Perhaps these news reports from the external world unsettled my parents more than they did us children, but we all remained relatively protected in our little village, in our private schools. We viewed the war from, mostly, a safe distance--though a Messerschmidt fighter did crash land in a nearby field, and we nightly watched the searchlights play amongst the silver barrage balloons. And if ever we got to go to the cinema--a rare occasion--there were the newsreels, depicting a more or less sanitized war. But today, it's different. Unless we purposely shut them out--and I choose not to, out of some deep, abiding sense of obligation to remain conscious of what is happening in my world--we have high-definition television images streaming into our living rooms. We have the instantaneity of the Internet, reporting simultaneously from all parts of the world, north and south, east and west, with unceasing, rapid-fire insistence. All of which was unimaginable, no more than a half-century ago.

It seems, then, today, that in addition to the inevitable petty problems of our personal lives, every one of the world's great woes can impinge upon our state of mind. Watching, for example, news about the Texas floods, we bear witness to the constant, overbearing evidence of impermanence: homes gone in an instant, possessions lost, everything that had seemed dependable and real swept mercilessly away by unpredictable raging waters. How is it possible to see such events unfold without the realization that everything around me in this little cottage I inhabit could be snatched away from me in a similar instant of disaster--here in Southern California, more likely wildfire, or the dreaded Big One. The dharma teaches me that nothing that I think I own is truly mine, and my mind is capable of grasping and acknowledging that fundamental truth. And yet it's all philosophy until I witness it in actuality, in real time.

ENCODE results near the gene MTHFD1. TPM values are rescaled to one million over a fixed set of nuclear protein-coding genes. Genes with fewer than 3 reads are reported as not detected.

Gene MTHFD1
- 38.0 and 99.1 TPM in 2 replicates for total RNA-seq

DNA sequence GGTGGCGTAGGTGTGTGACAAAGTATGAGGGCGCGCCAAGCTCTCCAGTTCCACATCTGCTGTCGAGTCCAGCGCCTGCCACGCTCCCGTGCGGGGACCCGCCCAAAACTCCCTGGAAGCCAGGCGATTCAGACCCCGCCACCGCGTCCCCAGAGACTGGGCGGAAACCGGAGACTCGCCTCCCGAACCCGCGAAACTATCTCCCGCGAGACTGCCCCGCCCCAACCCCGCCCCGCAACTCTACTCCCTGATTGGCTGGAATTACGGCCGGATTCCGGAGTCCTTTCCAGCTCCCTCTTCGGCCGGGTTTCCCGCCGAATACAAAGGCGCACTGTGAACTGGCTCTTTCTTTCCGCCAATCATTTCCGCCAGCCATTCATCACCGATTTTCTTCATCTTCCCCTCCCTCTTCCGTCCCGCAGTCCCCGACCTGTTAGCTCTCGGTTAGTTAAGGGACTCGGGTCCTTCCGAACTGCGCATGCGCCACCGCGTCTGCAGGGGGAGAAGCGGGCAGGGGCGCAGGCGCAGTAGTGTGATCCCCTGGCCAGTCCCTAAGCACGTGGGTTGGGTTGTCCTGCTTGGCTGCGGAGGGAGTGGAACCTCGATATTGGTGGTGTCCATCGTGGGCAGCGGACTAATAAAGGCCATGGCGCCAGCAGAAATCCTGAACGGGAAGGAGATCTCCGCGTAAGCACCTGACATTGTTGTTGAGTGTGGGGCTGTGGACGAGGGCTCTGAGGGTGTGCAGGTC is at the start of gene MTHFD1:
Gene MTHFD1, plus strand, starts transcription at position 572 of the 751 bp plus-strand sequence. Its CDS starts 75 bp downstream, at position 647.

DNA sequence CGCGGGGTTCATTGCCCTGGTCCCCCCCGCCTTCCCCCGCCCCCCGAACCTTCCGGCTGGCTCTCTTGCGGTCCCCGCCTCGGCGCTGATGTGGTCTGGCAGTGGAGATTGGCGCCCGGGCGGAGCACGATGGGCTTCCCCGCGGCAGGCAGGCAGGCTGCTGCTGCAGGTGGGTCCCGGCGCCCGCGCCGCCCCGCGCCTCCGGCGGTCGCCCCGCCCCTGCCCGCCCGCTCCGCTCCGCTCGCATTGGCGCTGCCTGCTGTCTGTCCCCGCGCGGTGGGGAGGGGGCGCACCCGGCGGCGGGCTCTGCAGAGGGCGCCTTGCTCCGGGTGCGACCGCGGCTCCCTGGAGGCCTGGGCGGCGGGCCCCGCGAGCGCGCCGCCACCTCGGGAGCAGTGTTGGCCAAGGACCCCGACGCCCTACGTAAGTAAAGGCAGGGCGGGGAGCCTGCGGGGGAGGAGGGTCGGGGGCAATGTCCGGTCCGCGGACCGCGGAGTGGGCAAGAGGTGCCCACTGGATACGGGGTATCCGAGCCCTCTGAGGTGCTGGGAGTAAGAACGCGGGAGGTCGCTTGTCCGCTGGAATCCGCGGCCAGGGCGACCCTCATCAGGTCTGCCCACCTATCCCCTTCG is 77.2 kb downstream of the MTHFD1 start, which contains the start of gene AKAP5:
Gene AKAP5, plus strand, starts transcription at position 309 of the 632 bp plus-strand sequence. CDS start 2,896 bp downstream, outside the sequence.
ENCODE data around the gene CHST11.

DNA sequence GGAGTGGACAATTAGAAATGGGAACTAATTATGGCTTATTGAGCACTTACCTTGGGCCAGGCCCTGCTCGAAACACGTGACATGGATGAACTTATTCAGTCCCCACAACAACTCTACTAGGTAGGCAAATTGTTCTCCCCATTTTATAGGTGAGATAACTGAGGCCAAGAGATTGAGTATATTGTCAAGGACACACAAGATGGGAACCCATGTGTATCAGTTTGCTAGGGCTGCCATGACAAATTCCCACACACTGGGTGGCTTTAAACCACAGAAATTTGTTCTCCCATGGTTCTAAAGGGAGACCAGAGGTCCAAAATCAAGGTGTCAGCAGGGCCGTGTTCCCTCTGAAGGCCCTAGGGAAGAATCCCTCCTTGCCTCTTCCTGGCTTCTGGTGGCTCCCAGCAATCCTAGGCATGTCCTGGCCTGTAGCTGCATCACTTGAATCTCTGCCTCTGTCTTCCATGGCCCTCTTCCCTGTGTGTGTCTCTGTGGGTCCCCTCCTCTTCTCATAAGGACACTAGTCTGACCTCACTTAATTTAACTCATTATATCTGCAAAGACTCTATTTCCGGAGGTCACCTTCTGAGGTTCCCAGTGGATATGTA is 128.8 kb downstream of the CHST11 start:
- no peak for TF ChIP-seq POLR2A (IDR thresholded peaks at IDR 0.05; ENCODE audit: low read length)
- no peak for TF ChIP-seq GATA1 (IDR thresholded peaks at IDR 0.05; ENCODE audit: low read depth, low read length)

So, too, with life itself. This morning on the television set I watched an interview with a mother who lost every one of her four children, along with two other members of her family, to the Texas floods. Children! Whose whole life lay, seemingly reliably, ahead of them! I myself am still alive--as this blog bears witness--after more than eighty years. We can expect no justice, of course, in the allotted span of our lives; each one of us is as vulnerable as the next. The dharma reminds us of this immutable truth. And yet... the body-mind is less prone to accept it. We prefer to pursue our lives under the delusion that we will live forever, until some forceful reminder comes along to rub our noses in the reality of our very personal, very human, very unappetizing impermanence.